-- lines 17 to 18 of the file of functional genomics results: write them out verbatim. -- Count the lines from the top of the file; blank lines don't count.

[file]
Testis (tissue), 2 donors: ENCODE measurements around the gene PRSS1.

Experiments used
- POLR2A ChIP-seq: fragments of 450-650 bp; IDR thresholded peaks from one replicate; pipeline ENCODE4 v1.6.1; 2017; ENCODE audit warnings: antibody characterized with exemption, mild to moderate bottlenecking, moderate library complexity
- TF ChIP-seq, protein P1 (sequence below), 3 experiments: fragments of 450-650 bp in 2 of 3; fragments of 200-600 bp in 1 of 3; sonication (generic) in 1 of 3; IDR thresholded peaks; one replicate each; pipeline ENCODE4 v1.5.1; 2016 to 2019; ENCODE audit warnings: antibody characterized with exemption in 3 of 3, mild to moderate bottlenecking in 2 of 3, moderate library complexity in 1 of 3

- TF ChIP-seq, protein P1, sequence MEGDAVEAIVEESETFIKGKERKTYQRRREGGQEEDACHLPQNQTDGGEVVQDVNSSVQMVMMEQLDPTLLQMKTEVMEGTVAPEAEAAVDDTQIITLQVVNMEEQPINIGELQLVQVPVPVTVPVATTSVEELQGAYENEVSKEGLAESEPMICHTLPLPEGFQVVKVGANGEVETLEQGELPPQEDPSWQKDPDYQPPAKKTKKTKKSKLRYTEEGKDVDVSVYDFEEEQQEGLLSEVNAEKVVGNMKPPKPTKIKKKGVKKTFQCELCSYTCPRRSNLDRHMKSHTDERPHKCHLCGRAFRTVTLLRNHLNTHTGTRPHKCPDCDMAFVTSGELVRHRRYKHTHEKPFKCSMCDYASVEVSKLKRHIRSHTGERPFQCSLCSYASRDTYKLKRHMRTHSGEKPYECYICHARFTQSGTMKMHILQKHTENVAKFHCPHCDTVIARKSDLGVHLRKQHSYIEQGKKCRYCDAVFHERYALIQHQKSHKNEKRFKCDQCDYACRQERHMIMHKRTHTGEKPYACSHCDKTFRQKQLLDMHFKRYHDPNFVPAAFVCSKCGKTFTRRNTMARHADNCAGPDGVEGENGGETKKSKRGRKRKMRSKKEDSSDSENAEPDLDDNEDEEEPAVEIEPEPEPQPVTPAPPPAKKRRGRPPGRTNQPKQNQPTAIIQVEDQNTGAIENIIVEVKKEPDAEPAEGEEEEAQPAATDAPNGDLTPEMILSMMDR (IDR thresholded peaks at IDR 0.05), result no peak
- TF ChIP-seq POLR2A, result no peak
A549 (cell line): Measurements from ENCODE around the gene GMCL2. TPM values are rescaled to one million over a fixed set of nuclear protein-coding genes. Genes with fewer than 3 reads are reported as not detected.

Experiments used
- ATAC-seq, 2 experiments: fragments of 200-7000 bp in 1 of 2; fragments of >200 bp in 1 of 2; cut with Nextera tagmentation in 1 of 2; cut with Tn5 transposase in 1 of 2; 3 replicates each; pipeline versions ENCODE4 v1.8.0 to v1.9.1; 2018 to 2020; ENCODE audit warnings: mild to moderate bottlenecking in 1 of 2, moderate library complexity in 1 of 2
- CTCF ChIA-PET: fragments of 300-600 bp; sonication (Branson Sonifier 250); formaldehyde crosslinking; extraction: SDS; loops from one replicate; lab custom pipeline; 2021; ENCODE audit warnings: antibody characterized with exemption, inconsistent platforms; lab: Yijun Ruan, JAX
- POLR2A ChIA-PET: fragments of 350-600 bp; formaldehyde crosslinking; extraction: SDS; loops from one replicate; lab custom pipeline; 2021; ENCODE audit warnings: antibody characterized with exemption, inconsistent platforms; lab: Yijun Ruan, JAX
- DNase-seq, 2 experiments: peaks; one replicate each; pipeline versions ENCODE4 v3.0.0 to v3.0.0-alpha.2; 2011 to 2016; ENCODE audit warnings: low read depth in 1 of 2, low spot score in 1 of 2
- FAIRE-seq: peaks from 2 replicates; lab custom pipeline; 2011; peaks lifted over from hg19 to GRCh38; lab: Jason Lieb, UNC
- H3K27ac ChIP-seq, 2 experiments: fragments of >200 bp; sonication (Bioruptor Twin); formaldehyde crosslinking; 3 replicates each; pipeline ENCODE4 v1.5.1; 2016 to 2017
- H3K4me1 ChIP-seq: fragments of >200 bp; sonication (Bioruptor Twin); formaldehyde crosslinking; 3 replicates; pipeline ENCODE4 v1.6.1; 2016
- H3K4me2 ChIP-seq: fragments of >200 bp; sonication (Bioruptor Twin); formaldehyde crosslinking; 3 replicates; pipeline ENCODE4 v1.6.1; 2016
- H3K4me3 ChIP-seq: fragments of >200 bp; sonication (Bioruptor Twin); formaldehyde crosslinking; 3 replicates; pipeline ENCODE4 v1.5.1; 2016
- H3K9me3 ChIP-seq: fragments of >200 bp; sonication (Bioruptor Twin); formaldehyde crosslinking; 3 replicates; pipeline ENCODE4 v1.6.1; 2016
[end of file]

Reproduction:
- H3K4me3 ChIP-seq: fragments of >200 bp; sonication (Bioruptor Twin); formaldehyde crosslinking; 3 replicates; pipeline ENCODE4 v1.5.1; 2016
- H3K9me3 ChIP-seq: fragments of >200 bp; sonication (Bioruptor Twin); formaldehyde crosslinking; 3 replicates; pipeline ENCODE4 v1.6.1; 2016